Now the company has downgraded that requirement to "definitely an asset." On Wednesday the Vancouver Province reported eight such ads on the Mining Association of British Columbia's Web site. By Friday four were still in place, for a civil engineer, electrical engineer, mechanical engineer and mining engineer.
A Wednesday Vancouver Sun story reported that Canada's New Democratic Party (NYSE:NDP) urged the federal government to suspend the Chinese miners' work permits "until an investigation determines whether Canadians were given an adequate chance to show they can fill the jobs."
The outrage is hardly limited to Canada. On Friday Taiwanese animators Next Media Animation presented their take in a video. With admirable consideration for Canadians, they even provided an English-language version.
Read more about Canadian Dehua's personnel policy here.
Central Banks Move In Mysterious Ways
Gold resumed its unsteady rise above $1,700 after dropping to Wednesday's $1,698.70, the lowest price since September 7, Bloomberg reported. "More and more central banks are getting involved in the gold market," the news agency quoted David Meger of Vision Financial Markets in Chicago. In an article re-posted by MarketWatch on Saturday, 24/7 Wall St. compared central bank gold reserves with their corresponding countries' GDP and other economic highlights. There were some surprises.
The Netherlands ranks 63rd in the world for population and 17th for GDP, but ninth for gold reserves (612.5 tonnes). Like some other European countries, the Netherlands hasn't yet sold all the gold required under the Central Bank Gold Agreement, 24/7 Wall St. stated. "It may need that gold to protect itself if the euro comes unravelled."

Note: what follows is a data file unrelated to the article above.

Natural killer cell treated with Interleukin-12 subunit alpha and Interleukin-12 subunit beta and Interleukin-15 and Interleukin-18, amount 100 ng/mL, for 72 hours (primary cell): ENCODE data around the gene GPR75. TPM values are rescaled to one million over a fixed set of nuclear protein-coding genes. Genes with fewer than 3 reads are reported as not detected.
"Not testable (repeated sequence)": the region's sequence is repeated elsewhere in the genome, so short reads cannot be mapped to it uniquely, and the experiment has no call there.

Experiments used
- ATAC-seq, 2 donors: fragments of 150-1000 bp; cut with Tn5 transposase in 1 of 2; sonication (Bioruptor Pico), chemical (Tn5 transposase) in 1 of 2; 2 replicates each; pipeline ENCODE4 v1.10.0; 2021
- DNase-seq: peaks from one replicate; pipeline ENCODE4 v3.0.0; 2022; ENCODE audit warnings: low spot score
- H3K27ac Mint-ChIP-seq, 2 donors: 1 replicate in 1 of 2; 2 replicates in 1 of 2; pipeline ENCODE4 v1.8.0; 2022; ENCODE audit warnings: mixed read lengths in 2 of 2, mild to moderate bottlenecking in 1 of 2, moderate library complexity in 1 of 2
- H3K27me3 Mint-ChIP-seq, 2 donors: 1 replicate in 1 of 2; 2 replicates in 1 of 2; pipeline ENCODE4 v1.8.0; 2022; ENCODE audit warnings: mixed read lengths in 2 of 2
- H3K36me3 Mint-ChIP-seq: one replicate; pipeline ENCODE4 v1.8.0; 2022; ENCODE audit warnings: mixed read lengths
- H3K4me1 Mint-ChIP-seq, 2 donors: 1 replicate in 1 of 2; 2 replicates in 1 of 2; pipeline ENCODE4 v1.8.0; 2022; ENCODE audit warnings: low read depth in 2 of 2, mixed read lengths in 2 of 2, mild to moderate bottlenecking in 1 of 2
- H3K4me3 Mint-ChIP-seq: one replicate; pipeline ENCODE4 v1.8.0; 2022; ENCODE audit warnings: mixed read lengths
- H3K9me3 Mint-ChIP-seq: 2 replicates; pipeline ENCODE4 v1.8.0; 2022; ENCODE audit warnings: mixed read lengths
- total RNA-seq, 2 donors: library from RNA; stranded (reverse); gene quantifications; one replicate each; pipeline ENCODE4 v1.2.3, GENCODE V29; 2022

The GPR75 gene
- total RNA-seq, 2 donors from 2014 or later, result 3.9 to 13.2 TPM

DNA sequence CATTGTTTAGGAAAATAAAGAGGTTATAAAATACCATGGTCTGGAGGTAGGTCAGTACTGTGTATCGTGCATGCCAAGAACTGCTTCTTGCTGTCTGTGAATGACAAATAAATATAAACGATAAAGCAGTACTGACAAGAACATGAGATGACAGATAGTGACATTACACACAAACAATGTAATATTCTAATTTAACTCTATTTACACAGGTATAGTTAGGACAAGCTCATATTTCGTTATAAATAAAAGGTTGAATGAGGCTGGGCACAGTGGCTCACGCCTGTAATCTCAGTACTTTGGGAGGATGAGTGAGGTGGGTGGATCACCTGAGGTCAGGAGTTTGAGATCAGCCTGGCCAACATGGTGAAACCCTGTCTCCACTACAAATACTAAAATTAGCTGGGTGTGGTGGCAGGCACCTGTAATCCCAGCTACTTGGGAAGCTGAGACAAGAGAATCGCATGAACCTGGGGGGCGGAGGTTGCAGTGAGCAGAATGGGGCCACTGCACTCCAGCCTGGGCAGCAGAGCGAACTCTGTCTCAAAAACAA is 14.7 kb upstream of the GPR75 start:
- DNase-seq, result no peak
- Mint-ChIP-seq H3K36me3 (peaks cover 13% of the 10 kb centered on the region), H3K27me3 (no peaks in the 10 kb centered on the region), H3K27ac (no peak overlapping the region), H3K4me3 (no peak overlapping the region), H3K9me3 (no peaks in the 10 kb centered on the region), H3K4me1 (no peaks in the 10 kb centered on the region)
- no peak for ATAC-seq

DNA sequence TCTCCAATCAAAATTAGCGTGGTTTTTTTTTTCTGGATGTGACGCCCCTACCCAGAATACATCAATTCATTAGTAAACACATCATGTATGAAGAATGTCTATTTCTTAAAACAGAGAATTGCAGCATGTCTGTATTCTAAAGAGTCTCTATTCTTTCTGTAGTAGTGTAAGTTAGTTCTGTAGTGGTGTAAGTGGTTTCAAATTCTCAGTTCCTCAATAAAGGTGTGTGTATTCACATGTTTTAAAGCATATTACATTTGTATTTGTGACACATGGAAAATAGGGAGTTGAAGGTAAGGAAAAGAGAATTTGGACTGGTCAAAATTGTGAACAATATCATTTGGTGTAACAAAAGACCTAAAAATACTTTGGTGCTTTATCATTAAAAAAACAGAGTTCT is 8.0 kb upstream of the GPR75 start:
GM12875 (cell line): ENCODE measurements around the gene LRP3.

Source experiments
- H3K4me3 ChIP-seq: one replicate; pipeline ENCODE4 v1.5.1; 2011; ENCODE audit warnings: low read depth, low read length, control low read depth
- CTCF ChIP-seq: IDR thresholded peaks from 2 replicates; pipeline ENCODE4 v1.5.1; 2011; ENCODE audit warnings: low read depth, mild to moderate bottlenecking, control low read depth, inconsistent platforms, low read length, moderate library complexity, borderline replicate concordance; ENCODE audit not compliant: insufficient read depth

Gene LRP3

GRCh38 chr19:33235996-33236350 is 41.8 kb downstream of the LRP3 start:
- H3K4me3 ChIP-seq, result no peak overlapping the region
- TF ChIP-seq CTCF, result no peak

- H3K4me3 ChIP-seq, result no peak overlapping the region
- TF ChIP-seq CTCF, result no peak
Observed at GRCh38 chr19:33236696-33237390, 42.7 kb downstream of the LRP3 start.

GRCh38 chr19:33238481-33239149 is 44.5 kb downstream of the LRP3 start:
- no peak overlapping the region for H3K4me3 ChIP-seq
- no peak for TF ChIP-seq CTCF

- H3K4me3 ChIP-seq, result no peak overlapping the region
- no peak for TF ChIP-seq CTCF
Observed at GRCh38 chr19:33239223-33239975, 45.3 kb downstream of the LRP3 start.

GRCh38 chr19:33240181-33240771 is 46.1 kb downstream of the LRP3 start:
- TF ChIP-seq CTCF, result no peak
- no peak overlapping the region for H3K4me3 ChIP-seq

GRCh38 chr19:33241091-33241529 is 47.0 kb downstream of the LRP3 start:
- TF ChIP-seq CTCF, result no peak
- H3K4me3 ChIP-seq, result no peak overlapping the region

Switzerland, ranking 95th for population and 19th for GDP, placed sixth for gold reserves (1,040.1 tonnes), an amazing feat even if it is the world's private banker, the article said.
Although Switzerland was selling the stuff from 2003 to 2008, "China added some 454 tonnes of gold between 2003 and 2009." It now ranks number 5, just slightly above the alpine repository with 1,054.1 tonnes. Although China has the world's largest population and second-largest GDP, "whenever the yuan truly floats, China will have to have more hard assets and more transparent economic readings to support it."
Second-place Germany (3,395.5 tonnes) has the world's 16th-largest population but fourth-largest GDP. The country "is supposed to be a gold seller under the Central Bank Gold Agreement," 24/7 Wall St. explained, "but it is likely to hold what it can as a buffer in case the euro breaks up or in case it needs to raise quick bailout cash for the PIIGS."